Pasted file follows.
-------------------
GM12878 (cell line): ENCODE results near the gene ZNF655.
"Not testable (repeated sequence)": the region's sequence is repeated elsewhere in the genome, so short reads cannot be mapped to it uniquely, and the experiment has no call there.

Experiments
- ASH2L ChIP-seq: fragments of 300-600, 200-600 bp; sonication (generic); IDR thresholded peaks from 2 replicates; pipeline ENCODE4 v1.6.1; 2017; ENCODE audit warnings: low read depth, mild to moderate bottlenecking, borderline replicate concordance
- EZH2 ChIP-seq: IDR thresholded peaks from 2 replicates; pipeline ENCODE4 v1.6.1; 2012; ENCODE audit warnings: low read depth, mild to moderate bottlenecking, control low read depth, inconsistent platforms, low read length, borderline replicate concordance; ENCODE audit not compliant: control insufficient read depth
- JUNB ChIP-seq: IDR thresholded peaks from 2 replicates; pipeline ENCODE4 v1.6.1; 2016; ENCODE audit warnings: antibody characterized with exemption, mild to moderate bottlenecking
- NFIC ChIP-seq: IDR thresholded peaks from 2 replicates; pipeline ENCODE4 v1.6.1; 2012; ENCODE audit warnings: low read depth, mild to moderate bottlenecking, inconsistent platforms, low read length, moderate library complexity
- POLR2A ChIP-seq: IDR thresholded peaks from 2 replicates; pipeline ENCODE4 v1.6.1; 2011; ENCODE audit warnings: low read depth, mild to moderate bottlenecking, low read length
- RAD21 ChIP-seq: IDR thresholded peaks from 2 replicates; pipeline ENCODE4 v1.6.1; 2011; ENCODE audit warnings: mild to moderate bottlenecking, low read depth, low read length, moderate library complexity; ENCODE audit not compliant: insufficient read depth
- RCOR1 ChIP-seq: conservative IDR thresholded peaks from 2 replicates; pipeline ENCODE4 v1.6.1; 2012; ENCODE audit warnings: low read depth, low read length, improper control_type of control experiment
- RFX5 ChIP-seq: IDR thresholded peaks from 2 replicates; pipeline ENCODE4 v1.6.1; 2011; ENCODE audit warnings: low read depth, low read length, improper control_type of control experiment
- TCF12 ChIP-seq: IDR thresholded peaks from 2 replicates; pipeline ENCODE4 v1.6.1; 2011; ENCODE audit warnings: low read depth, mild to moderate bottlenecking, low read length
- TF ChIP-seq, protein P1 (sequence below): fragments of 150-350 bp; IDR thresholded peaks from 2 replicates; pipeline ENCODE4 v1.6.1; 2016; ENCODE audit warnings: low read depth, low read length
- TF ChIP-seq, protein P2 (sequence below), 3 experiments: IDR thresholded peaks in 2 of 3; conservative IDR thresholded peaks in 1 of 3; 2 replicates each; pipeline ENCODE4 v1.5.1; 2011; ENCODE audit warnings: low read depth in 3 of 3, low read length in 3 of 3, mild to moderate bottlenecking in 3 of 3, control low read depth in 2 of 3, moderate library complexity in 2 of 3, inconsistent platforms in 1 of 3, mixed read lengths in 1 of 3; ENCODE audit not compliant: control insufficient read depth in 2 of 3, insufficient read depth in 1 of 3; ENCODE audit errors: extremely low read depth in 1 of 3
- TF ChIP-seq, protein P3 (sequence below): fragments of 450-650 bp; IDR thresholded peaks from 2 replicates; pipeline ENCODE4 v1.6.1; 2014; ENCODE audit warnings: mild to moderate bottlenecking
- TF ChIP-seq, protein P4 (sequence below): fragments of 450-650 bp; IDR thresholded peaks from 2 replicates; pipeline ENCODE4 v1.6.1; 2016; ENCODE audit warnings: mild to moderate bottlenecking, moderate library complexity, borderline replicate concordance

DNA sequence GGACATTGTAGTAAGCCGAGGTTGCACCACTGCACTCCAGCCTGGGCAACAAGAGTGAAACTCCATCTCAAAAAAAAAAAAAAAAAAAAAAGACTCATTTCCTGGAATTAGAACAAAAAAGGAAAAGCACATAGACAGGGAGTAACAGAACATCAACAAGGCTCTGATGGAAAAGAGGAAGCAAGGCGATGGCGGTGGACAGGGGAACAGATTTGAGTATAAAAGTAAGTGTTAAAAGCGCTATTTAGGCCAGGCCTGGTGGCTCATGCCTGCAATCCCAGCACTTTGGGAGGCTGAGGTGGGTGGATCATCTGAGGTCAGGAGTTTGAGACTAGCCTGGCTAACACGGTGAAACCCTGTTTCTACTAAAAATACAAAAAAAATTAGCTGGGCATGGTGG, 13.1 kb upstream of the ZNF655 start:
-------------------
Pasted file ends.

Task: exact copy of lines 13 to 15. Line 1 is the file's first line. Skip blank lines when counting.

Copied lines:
- TF ChIP-seq, protein P1 (sequence below): fragments of 150-350 bp; IDR thresholded peaks from 2 replicates; pipeline ENCODE4 v1.6.1; 2016; ENCODE audit warnings: low read depth, low read length
- TF ChIP-seq, protein P2 (sequence below), 3 experiments: IDR thresholded peaks in 2 of 3; conservative IDR thresholded peaks in 1 of 3; 2 replicates each; pipeline ENCODE4 v1.5.1; 2011; ENCODE audit warnings: low read depth in 3 of 3, low read length in 3 of 3, mild to moderate bottlenecking in 3 of 3, control low read depth in 2 of 3, moderate library complexity in 2 of 3, inconsistent platforms in 1 of 3, mixed read lengths in 1 of 3; ENCODE audit not compliant: control insufficient read depth in 2 of 3, insufficient read depth in 1 of 3; ENCODE audit errors: extremely low read depth in 1 of 3
- TF ChIP-seq, protein P3 (sequence below): fragments of 450-650 bp; IDR thresholded peaks from 2 replicates; pipeline ENCODE4 v1.6.1; 2014; ENCODE audit warnings: mild to moderate bottlenecking